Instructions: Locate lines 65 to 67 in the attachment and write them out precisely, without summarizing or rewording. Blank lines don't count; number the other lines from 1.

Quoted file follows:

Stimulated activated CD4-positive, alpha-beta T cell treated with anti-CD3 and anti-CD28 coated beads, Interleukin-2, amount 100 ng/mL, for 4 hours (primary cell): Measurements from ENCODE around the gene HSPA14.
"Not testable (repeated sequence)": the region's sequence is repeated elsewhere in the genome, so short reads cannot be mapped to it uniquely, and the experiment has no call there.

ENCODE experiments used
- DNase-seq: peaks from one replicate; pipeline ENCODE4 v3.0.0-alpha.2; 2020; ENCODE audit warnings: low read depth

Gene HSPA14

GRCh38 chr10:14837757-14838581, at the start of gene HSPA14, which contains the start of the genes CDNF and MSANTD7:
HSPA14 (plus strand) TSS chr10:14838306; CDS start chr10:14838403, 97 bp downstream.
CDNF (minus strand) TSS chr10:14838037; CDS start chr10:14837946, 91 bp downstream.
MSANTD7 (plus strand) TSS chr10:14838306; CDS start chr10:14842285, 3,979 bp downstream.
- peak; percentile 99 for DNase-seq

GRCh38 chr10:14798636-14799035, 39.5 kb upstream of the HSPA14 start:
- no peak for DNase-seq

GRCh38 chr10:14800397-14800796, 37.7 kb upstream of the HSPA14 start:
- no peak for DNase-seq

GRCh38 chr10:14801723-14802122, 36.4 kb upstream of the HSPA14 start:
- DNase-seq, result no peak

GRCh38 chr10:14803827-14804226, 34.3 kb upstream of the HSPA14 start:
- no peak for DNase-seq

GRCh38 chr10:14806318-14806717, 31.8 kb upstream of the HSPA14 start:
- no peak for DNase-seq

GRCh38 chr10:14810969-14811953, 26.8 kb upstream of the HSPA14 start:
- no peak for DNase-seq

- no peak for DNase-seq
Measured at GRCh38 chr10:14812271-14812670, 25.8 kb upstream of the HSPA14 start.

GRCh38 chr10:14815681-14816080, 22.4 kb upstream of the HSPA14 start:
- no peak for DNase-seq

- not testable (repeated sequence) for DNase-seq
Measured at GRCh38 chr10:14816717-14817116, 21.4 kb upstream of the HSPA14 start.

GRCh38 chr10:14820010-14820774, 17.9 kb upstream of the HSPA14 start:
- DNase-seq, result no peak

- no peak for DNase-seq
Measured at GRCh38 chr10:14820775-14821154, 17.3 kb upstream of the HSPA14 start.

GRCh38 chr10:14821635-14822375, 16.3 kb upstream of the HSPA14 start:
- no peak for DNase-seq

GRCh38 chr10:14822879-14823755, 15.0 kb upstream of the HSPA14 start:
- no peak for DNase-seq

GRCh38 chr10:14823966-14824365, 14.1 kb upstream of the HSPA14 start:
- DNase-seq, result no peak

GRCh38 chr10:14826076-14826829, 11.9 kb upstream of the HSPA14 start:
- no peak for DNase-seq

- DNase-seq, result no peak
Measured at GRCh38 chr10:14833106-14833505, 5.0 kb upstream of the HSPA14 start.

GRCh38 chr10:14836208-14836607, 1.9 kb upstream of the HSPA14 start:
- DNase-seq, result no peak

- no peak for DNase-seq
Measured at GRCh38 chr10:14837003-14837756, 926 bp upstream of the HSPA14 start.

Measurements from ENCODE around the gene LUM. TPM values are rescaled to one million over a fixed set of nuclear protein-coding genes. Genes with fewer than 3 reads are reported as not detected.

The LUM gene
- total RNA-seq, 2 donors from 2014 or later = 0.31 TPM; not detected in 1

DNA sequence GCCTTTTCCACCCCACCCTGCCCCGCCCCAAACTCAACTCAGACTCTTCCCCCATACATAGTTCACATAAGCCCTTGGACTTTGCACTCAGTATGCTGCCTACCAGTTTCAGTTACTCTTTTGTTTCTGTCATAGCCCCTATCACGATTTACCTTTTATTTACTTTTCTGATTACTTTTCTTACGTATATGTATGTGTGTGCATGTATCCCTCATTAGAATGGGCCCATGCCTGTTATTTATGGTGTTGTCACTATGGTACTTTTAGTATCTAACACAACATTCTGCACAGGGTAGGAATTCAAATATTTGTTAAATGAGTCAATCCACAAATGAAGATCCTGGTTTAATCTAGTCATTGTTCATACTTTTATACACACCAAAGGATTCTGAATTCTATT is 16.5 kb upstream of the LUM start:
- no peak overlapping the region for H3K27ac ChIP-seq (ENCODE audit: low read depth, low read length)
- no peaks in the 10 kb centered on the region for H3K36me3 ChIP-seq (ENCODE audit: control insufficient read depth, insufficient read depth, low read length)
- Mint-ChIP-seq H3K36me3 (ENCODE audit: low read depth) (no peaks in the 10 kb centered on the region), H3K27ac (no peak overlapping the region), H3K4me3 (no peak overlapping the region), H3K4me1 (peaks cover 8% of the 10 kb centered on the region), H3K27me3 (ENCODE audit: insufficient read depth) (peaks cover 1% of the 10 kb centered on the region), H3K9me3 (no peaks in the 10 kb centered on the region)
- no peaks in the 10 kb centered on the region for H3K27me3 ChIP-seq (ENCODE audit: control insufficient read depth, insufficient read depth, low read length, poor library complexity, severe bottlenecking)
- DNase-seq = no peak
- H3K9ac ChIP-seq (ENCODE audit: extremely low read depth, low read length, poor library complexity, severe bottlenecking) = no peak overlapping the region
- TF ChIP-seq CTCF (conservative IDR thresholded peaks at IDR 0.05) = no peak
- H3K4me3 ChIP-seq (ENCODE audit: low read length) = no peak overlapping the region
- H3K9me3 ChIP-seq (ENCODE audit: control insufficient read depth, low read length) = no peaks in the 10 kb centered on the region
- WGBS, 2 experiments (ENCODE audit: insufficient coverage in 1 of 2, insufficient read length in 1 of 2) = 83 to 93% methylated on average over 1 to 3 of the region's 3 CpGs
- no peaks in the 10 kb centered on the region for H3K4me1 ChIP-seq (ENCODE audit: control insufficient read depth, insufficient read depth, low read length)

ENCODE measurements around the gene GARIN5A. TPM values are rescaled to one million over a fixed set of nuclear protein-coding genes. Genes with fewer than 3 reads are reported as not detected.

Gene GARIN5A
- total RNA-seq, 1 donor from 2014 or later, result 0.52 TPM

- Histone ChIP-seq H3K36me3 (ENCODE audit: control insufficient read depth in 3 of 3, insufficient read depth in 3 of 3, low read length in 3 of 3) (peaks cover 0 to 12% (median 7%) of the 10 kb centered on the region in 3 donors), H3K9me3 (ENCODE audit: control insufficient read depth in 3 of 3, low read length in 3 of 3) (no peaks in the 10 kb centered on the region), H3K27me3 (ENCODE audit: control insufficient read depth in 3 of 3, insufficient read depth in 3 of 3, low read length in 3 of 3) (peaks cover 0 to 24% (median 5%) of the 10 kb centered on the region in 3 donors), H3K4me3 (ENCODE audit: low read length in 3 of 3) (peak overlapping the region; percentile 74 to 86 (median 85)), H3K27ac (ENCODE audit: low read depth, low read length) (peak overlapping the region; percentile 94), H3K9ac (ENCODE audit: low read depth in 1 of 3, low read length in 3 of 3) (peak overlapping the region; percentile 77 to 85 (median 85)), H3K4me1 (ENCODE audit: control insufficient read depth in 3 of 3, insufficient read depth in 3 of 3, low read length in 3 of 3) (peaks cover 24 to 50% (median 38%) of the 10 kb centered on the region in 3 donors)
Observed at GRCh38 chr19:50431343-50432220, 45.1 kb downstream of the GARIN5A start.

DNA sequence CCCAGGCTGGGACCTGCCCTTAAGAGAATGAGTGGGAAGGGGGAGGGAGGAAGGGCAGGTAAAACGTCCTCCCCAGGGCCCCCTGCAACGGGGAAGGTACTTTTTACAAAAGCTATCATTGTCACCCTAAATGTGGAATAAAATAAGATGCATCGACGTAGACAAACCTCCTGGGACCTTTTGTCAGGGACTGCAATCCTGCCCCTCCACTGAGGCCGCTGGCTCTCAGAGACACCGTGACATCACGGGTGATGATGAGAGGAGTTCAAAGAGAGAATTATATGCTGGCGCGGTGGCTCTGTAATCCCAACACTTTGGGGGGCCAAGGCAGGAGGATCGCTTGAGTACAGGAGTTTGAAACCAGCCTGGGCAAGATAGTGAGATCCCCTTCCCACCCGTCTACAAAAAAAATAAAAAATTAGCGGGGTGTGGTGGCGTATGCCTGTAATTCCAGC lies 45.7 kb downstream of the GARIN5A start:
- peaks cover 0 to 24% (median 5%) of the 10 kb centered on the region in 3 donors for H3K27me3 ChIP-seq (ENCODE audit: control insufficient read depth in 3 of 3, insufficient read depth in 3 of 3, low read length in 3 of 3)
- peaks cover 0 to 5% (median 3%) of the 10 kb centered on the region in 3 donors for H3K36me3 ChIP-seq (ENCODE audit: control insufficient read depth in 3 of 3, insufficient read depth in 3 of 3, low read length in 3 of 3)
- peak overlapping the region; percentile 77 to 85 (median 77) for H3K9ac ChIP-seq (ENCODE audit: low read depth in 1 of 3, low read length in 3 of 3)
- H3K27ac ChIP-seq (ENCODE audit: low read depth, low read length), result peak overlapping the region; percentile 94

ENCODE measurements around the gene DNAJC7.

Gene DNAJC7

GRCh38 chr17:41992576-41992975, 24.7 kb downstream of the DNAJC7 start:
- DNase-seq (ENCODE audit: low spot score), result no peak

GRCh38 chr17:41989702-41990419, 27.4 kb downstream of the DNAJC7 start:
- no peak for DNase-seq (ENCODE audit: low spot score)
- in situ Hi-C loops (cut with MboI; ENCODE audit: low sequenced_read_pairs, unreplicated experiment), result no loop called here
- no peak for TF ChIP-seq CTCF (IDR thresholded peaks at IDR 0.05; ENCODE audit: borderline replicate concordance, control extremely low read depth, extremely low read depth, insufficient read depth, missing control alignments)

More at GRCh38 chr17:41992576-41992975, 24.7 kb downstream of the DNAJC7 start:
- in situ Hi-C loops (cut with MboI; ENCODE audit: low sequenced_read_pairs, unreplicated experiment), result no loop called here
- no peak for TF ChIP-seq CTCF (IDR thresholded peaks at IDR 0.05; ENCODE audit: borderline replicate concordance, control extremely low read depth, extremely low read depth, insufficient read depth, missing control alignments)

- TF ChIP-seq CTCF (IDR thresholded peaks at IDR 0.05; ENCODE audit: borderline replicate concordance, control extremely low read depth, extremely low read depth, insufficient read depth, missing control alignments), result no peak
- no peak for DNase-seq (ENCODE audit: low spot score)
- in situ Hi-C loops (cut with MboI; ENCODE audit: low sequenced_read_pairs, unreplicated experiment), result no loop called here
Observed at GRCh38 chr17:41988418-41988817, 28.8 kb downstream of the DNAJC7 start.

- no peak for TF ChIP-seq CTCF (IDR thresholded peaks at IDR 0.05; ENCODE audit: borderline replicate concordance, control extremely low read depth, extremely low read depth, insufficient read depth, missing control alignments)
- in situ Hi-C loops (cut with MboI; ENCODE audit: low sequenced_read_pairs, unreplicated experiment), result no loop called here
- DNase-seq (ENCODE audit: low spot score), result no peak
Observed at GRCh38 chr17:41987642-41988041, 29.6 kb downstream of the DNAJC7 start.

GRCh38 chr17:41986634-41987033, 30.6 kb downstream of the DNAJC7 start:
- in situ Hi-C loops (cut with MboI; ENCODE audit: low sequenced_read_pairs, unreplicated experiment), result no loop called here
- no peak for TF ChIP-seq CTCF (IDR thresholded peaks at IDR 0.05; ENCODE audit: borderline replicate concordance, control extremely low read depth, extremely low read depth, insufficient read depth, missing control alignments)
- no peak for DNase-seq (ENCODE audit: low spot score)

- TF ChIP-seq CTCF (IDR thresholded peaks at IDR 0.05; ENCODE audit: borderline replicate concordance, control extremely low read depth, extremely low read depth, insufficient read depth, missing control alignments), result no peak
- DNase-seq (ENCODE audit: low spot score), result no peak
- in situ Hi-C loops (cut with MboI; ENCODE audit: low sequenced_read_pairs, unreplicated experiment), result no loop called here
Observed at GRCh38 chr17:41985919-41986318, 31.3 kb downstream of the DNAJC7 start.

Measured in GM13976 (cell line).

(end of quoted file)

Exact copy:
- Histone ChIP-seq H3K36me3 (ENCODE audit: control insufficient read depth in 3 of 3, insufficient read depth in 3 of 3, low read length in 3 of 3) (peaks cover 0 to 12% (median 7%) of the 10 kb centered on the region in 3 donors), H3K9me3 (ENCODE audit: control insufficient read depth in 3 of 3, low read length in 3 of 3) (no peaks in the 10 kb centered on the region), H3K27me3 (ENCODE audit: control insufficient read depth in 3 of 3, insufficient read depth in 3 of 3, low read length in 3 of 3) (peaks cover 0 to 24% (median 5%) of the 10 kb centered on the region in 3 donors), H3K4me3 (ENCODE audit: low read length in 3 of 3) (peak overlapping the region; percentile 74 to 86 (median 85)), H3K27ac (ENCODE audit: low read depth, low read length) (peak overlapping the region; percentile 94), H3K9ac (ENCODE audit: low read depth in 1 of 3, low read length in 3 of 3) (peak overlapping the region; percentile 77 to 85 (median 85)), H3K4me1 (ENCODE audit: control insufficient read depth in 3 of 3, insufficient read depth in 3 of 3, low read length in 3 of 3) (peaks cover 24 to 50% (median 38%) of the 10 kb centered on the region in 3 donors)
Observed at GRCh38 chr19:50431343-50432220, 45.1 kb downstream of the GARIN5A start.

DNA sequence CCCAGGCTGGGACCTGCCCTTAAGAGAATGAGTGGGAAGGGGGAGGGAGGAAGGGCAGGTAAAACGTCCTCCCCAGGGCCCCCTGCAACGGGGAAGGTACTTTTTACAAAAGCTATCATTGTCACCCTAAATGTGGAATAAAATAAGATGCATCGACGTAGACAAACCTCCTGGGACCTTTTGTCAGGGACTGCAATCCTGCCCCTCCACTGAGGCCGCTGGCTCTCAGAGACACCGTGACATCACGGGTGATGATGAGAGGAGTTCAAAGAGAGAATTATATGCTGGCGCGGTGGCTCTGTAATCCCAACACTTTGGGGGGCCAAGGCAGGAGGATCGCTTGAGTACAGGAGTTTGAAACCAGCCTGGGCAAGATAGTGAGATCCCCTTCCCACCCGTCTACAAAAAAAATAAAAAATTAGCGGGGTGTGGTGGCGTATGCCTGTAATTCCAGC lies 45.7 kb downstream of the GARIN5A start: